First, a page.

Pyelectasis is when a prenatal ultrasound detects extra fluid in unborn babies’ kidneys. The condition often resolves itself before or shortly after birth.
Remarkable Care for Kids
- Prenatal care for babies with pyelectasis: The Rush Fetal and Neonatal Medicine Center offers prenatal testing and diagnosis for pyelectasis during your pregnancy. The center’s specialized team will provide you with support, evaluation and treatment during your pregnancy and after your child is born.
- Genetic testing for Down syndrome: If your doctor thinks that pyelectasis may indicate that your baby has Down syndrome, the genetics specialists at Rush offer genetic counseling, testing, education and support.
- Comprehensive care from a top nephrology program: The Section of Pediatric Nephrology at Rush University Children’s Hospital provides comprehensive evaluation, treatment and ongoing care for children with kidney and urinary tract disorders that can cause pyelectasis. The nephrology program at Rush is consistently named one of the top programs in the country by U.S. News & World Report.
- Expert surgical care: Pediatric urologists at Rush specialize in the surgical treatment of pyelectasis that does not resolve itself. The urology program at Rush is consistently named one of the top programs in the country by U.S. News & World Report.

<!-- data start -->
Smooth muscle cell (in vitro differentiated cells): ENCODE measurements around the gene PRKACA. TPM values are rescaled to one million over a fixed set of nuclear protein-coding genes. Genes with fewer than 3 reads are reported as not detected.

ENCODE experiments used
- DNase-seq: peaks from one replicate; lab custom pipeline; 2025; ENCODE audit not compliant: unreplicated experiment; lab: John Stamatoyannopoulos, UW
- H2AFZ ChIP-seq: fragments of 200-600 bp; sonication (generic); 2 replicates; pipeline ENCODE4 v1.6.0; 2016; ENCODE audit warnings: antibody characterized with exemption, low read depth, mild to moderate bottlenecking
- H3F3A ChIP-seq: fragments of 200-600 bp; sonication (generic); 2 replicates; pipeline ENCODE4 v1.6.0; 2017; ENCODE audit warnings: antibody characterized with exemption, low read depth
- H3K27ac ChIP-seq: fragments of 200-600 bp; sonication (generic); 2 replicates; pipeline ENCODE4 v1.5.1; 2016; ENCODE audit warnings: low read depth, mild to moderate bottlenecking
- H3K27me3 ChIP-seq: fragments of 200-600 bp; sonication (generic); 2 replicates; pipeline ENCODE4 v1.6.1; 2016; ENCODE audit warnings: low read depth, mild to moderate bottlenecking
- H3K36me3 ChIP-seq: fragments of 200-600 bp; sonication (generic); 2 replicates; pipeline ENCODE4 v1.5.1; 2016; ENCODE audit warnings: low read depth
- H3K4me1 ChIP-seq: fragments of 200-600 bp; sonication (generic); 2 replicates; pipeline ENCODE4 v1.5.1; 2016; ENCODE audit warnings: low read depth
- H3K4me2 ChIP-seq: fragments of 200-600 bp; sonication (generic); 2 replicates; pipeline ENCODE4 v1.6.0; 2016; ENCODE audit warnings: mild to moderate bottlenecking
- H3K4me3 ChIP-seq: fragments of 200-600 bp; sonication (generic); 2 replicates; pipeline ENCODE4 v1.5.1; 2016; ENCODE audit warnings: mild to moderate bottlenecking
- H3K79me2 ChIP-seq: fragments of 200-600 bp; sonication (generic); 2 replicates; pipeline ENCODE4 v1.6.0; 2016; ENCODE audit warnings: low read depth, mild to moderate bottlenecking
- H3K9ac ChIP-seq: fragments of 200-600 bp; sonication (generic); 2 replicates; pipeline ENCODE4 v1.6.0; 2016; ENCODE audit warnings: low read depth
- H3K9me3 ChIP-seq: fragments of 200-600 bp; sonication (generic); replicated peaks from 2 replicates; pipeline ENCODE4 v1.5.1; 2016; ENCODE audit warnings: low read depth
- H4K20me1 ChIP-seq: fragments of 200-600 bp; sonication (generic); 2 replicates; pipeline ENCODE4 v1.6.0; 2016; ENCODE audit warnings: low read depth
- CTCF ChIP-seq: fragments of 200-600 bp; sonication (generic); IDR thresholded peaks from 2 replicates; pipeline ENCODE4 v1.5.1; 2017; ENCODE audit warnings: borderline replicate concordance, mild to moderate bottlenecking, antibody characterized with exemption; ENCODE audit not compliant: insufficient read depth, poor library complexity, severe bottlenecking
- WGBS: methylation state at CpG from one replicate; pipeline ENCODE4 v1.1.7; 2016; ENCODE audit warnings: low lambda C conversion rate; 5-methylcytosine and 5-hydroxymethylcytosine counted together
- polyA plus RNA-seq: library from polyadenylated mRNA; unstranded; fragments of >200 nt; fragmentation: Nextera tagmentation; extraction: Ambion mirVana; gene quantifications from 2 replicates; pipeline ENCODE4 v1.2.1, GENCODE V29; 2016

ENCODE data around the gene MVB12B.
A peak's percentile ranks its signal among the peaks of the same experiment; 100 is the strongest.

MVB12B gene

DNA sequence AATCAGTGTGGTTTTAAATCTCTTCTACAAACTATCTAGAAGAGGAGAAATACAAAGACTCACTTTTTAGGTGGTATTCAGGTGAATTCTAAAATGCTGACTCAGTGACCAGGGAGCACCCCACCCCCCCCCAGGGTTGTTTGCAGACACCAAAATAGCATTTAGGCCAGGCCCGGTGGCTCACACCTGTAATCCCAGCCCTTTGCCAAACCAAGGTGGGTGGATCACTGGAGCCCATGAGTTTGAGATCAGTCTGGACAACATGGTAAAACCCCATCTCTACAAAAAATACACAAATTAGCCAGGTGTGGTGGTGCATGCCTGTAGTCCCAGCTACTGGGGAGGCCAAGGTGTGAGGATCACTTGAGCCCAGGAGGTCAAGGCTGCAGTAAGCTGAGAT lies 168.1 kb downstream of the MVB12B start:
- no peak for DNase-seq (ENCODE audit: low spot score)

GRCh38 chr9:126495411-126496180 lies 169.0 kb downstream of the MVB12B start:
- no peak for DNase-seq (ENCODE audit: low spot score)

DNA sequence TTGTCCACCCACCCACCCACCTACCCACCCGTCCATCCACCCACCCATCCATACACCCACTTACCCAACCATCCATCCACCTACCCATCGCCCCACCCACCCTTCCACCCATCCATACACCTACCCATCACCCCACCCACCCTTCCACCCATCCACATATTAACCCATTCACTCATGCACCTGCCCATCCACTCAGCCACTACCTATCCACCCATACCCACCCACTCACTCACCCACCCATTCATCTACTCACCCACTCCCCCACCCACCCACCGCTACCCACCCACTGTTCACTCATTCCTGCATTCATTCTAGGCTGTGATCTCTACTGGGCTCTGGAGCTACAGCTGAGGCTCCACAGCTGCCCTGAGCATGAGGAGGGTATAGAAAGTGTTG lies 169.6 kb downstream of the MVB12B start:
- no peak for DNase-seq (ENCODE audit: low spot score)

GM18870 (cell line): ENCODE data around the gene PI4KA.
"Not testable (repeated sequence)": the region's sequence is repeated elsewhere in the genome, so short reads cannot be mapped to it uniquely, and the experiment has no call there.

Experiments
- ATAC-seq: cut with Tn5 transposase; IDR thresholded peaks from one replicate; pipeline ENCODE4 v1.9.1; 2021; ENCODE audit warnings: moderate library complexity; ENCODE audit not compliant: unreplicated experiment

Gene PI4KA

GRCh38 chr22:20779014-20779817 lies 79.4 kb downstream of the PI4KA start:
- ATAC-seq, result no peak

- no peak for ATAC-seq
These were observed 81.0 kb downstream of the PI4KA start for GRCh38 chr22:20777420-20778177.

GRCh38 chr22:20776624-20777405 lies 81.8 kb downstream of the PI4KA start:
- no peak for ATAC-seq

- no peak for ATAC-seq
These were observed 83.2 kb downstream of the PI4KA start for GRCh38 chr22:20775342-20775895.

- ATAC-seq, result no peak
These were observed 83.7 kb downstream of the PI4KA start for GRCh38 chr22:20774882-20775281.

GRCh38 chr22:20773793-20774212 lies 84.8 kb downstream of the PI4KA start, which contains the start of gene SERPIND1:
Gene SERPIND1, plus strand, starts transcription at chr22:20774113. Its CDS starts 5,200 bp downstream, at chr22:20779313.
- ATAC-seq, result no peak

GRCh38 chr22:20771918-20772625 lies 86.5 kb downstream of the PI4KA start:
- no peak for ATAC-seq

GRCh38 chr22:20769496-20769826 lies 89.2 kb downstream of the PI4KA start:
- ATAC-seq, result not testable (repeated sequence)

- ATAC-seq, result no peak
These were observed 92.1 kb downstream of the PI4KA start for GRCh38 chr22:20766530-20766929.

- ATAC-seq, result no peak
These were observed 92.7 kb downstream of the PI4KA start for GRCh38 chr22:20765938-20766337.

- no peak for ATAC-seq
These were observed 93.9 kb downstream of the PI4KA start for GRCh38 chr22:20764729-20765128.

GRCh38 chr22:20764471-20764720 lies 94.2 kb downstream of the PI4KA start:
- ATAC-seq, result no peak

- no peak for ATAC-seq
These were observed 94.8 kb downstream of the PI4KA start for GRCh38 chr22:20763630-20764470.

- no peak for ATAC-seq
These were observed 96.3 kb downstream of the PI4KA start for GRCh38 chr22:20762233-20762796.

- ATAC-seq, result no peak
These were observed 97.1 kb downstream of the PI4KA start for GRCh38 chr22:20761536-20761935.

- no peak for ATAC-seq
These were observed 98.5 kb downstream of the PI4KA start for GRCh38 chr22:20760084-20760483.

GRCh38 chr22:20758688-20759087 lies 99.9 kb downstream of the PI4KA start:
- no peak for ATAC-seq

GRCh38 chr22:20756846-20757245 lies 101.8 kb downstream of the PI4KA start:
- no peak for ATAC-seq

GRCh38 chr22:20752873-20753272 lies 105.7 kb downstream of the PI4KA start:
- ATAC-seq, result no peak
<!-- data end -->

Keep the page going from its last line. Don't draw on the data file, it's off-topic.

What is pyelectasis?
Pyelectasis does not usually have an impact on your baby's short- or long-term kidney health. If your prenatal ultrasound detects pyelectasis, you’ll need additional prenatal monitoring. Typically, the fluid in your baby’s kidneys will resolve by your third trimester of pregnancy.
In some babies, pyelectasis can persist as hydronephrosis, a condition in which urine may drain too slowly the kidneys. If that happens, your baby might need surgery at birth.
Causes of pyelectasis
The most common causes of pyelectasis are:
- Ureteropelvic junction obstruction: A blockage of urine between the kidneys and the ureter
- Vesicoureteral reflux: An abnormal flow of urine from the bladder to the kidneys
Pyelectasis can indicate Down syndrome on an ultrasound; however, most babies with pyelectasis do not have Down syndrome.
Care for pyelectasis at Rush
You and your baby may receive the following care for pyelectasis:
- Monitoring: You’ll need additional ultrasounds and tests during your pregnancy to examine and monitor your baby’s kidneys and urinary tract.
- Surgery: In the rare case that your baby needs surgery, a pediatric urologist may perform a pyeloplasty. This common and highly effective surgery corrects a blockage between the kidney and ureter, allowing urine to drain properly from the kidney to the bladder.